Tuesday 23 December 2014

So, what has St Patrick's Day ever done for us?

Eamon Gilmore

Published 11/03/2014 | 02:30

Tanaiste Eamon Gilmore during the launch of the Review of the Government Trade, Tourism and Investment Strategy, at Iveagh House in Dublin. PRESS ASSOCIATION Photo. Picture date: Monday February 24, 2014. Tanaiste Eamon Gilmore has refused to be drawn on whether a wider inquiry will be launched in the continuing Garda controversies. The Labour leader denied there was any threat to Justice Minister Alan Shatter's position as a result of the fall-out. See PA story POLITICS Garda Ireland. Photo credit should read: Niall Carson/PA Wire
Tanaiste Eamon Gilmore

A GREAT deal has been achieved in restoring Ireland's global reputation in the last few years.

This week gives us another enormous opportunity to go out and talk about our progress, our plans for the future, our culture, our innovative companies, our great food and drink and all the reasons people should come and see Ireland for themselves.

Twenty-seven ministers will be visiting more than 35 cities in 23 countries across Europe, the Americas, Asia and the Middle East for a series of trade, tourism and investment-focused programmes, as part of a wider coordinated promotional effort led by our Irish embassies around the world and by Tourism Ireland, the IDA, Enterprise Ireland and other state agencies.

There can be a lot of cynicism about this, but in the end I think everybody recognises that St Patrick's Day represents an unmissable opportunity to promote Ireland worldwide. When you can arrange for the Pyramids, the Sydney Opera House, the London Eye, the Statue of Christ the Redeemer, the Treasury in Petra and some 100 other iconic sites around the world to go 'Green', then you realise that you can have the world's attention if you are ready to ask for it.

This week is an opportunity for us to say: you've read the headlines, but this is who we really are. It's a chance to meet with decision-makers in business and say: this is what we are building for the future, invest in this country and our people. We can say: come and visit, come and study. We can showcase the work of our tech companies, our farmers, our artists and our researchers, and say this is what the Irish people can do. And we can say to our diaspora: I know you've been working for Ireland all year long, so thank you and keep up the good work.

We used St Patrick's Day in 2012 to launch 'The Gathering' globally. We reaped the results of that campaign last year with some 250,000 more visitors and additional revenue of over €170m.

We are also reaching out beyond our traditional partners and our diaspora communities. This year, we will be undertaking programmes in places like China, Japan, South Korea and, for the first time, Mexico and Vietnam as two important emerging markets identified in the Review of the Government Trade, Tourism and Investment Strategy, which we launched two weeks ago.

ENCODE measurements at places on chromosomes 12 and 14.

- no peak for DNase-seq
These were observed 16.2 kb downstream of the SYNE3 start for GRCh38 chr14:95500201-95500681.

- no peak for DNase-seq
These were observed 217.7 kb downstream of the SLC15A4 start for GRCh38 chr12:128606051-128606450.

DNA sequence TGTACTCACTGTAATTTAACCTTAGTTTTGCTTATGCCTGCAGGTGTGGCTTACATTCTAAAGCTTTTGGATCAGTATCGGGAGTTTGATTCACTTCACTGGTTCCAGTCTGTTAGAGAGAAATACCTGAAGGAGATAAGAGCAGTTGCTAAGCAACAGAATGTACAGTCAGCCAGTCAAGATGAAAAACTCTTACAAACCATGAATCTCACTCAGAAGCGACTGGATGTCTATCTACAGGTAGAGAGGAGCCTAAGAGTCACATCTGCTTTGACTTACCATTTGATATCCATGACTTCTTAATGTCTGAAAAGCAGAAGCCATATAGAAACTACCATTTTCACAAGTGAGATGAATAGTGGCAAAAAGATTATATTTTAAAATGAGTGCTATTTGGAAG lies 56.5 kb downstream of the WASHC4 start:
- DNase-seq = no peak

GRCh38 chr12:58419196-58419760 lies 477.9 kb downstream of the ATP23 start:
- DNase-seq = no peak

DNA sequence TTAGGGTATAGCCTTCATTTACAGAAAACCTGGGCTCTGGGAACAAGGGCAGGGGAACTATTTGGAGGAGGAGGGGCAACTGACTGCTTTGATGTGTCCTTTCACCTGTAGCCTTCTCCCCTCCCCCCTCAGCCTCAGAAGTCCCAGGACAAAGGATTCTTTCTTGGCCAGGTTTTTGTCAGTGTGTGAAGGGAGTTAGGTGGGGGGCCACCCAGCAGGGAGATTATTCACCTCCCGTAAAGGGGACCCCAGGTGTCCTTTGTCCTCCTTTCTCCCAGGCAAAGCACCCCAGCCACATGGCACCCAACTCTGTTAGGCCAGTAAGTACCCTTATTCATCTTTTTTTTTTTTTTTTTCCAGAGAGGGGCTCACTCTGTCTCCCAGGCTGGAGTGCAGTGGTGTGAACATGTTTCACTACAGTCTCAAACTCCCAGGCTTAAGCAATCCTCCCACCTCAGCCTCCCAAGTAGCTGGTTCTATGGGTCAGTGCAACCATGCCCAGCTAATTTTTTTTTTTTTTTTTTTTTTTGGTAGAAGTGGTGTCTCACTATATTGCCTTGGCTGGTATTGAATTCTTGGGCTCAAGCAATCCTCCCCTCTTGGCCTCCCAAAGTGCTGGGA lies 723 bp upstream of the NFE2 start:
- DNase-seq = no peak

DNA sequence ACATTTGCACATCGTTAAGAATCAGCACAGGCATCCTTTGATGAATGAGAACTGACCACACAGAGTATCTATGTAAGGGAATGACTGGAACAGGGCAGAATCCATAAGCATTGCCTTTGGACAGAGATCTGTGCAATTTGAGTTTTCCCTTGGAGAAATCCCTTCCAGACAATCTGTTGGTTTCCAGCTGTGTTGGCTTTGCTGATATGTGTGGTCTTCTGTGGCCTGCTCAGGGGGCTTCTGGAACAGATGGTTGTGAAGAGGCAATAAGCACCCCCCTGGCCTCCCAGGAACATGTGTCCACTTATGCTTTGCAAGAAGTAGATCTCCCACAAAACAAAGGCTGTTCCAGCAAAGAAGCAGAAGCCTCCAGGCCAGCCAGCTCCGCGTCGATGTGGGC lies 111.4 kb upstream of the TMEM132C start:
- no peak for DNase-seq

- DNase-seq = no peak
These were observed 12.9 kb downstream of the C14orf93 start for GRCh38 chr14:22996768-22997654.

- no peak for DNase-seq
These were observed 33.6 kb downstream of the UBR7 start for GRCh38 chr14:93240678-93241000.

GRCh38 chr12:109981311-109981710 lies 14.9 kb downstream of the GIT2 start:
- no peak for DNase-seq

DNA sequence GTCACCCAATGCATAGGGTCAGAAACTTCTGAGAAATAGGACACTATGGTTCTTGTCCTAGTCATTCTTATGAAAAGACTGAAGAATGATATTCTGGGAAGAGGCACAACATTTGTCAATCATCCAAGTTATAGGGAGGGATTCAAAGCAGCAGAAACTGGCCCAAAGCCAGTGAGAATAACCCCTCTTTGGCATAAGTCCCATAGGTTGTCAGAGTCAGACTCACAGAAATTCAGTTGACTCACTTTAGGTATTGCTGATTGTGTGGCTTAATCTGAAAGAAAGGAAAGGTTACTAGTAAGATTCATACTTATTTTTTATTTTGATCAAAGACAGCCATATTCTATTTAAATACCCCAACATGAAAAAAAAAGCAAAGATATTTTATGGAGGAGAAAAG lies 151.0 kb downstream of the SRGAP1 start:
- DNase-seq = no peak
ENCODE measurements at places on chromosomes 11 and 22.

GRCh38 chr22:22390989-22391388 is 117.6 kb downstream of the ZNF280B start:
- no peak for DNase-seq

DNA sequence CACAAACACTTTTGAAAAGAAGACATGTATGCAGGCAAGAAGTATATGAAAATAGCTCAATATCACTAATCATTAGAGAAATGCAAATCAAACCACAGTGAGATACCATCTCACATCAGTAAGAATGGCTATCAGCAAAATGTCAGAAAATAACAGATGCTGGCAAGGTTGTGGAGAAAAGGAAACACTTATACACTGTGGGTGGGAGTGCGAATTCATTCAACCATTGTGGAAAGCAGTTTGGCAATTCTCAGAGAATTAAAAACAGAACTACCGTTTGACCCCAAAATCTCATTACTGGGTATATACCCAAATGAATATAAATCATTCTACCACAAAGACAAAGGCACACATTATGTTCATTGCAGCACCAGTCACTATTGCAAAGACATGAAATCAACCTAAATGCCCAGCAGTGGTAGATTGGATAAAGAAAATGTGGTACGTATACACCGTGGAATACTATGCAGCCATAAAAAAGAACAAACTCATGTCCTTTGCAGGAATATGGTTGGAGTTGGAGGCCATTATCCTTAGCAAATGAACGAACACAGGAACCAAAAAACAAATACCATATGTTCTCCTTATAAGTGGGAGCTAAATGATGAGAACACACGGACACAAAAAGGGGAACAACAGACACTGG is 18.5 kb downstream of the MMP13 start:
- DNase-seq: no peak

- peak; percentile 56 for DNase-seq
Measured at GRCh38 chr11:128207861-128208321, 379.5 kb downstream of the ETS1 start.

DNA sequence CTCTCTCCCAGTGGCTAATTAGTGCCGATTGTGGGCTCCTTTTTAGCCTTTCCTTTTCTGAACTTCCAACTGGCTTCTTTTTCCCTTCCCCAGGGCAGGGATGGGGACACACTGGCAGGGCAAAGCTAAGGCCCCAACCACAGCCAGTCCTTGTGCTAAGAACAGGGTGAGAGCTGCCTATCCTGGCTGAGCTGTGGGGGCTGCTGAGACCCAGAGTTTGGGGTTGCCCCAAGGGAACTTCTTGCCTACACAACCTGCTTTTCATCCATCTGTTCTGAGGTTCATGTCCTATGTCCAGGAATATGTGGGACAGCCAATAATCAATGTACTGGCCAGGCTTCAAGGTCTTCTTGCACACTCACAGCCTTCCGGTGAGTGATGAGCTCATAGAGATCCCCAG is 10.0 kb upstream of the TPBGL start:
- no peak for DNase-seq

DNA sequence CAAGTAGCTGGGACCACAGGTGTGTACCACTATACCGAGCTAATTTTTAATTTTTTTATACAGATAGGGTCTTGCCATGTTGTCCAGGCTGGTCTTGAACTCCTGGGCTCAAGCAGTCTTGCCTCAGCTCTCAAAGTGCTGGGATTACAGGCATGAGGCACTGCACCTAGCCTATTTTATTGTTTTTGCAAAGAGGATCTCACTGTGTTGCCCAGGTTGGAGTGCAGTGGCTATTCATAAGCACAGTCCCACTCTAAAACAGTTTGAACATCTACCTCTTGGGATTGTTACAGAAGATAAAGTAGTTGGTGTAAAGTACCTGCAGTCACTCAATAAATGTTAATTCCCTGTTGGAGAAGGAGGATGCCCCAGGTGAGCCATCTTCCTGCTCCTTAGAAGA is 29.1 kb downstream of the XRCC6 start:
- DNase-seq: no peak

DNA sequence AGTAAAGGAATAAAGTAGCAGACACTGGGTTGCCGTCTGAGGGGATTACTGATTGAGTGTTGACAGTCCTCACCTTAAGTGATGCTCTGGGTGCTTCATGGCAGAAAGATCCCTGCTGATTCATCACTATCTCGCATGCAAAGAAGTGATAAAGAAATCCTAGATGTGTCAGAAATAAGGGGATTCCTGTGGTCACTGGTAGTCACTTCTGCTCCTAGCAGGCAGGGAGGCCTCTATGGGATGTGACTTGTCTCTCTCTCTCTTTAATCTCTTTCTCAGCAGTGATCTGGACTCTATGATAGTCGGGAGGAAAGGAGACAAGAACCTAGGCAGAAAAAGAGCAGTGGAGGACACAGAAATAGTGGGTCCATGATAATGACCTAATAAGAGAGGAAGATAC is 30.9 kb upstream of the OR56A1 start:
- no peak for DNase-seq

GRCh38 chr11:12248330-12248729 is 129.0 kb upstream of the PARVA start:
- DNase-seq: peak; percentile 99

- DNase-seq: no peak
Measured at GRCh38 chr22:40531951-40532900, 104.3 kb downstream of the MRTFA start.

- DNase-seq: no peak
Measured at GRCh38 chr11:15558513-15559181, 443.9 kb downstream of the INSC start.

What happens on these visits? Last year, our embassy network, in coordination with the IDA, Enterprise Ireland and other relevant state agencies hosted or helped organise over 180 public diplomacy events involving over 85,000 attendees where Irish trade and investment as well as The Gathering and Irish food and culture were promoted. The Taoiseach, myself, other ministers, ambassadors and our diplomats directly addressed audiences of a further 124,000 people at events across the world, delivering key promotional and tourism messages which were coordinated across Government and the state agencies.

We promoted trade and investment in Ireland at 101 additional specific business events, attended by over 8,500 Irish and international company representatives. These resulted in new leads for Irish exporters and in inward investment to Ireland. We had 88 high-level political meetings arranged by the embassy network. We took part in 70 focused company engagements with potential to support new export opportunities or win new investments.

We promoted trade, tourism and investment with Ireland in op-eds and interviews in the international media – reaching, at a very conservative estimate, over 16.3 million people. From Brazil to India, from China to Saudi Arabia, national and regional TV coverage focused on Ireland and the positive messages we sought to communicate and government and diplomatic efforts to proactively get our message across.

This is before I mention the level of political access that the day affords us from the White House and the United States Congress to every other country we visit. This is before I mention the platform we get to broadcast the message that Ireland is open for business to audiences at places like the New York Stock Exchange, the London Stock Exchange and many others.

There isn't the space to cover the breadth of activities undertaken here, because they spanned the globe. What's the bottom line on what we get for our efforts? It's sometimes hard to measure. How much is it worth to 'Green' the Pyramids? How much would some Governments pay to assemble some of the senior executives we met to talk about investing in their country? How much would some companies pay a PR firm for some of this access and publicity?

How much does it cost us? Last year, with guidelines on travel in place, the total cost of Saint Patrick's Day travel was just over €233,000, including accommodation, other transport, official gifts and incidental costs. Approximately 80pc of this total relates to flight costs.

For tourism promotion alone, how much it would take to buy the international media coverage that we get through our tourism promotional efforts and the Global Greening campaign? Over €10m.

I know a bargain when I see one.

EAMON GILMORE IS TANAISTE AND MINISTER FOR FOREIGN AFFAIRS.

Irish Independent

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